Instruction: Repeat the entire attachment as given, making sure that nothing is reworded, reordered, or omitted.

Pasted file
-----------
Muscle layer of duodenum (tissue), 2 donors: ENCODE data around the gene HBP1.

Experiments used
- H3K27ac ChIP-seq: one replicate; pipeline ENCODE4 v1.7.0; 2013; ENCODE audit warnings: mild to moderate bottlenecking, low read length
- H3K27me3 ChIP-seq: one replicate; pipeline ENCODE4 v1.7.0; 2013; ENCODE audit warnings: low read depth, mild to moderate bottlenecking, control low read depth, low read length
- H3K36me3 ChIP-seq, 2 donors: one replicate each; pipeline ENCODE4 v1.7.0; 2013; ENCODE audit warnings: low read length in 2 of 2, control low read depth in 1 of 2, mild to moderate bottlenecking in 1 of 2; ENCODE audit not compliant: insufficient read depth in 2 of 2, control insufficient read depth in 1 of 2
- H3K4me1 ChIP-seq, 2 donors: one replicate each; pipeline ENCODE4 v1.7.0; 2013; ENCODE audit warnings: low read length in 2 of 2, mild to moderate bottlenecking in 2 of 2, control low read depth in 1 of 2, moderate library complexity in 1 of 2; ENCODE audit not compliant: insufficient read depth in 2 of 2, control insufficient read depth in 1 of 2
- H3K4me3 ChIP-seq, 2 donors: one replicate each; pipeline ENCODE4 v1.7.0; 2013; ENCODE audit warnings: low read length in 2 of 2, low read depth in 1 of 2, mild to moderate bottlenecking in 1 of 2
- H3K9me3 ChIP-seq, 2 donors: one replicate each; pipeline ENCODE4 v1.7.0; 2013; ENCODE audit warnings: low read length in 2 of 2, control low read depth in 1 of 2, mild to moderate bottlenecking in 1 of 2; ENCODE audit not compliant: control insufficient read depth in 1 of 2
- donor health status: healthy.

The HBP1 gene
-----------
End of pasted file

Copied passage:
Muscle layer of duodenum (tissue), 2 donors: ENCODE data around the gene HBP1.

Experiments used
- H3K27ac ChIP-seq: one replicate; pipeline ENCODE4 v1.7.0; 2013; ENCODE audit warnings: mild to moderate bottlenecking, low read length
- H3K27me3 ChIP-seq: one replicate; pipeline ENCODE4 v1.7.0; 2013; ENCODE audit warnings: low read depth, mild to moderate bottlenecking, control low read depth, low read length
- H3K36me3 ChIP-seq, 2 donors: one replicate each; pipeline ENCODE4 v1.7.0; 2013; ENCODE audit warnings: low read length in 2 of 2, control low read depth in 1 of 2, mild to moderate bottlenecking in 1 of 2; ENCODE audit not compliant: insufficient read depth in 2 of 2, control insufficient read depth in 1 of 2
- H3K4me1 ChIP-seq, 2 donors: one replicate each; pipeline ENCODE4 v1.7.0; 2013; ENCODE audit warnings: low read length in 2 of 2, mild to moderate bottlenecking in 2 of 2, control low read depth in 1 of 2, moderate library complexity in 1 of 2; ENCODE audit not compliant: insufficient read depth in 2 of 2, control insufficient read depth in 1 of 2
- H3K4me3 ChIP-seq, 2 donors: one replicate each; pipeline ENCODE4 v1.7.0; 2013; ENCODE audit warnings: low read length in 2 of 2, low read depth in 1 of 2, mild to moderate bottlenecking in 1 of 2
- H3K9me3 ChIP-seq, 2 donors: one replicate each; pipeline ENCODE4 v1.7.0; 2013; ENCODE audit warnings: low read length in 2 of 2, control low read depth in 1 of 2, mild to moderate bottlenecking in 1 of 2; ENCODE audit not compliant: control insufficient read depth in 1 of 2
- donor health status: healthy.

The HBP1 gene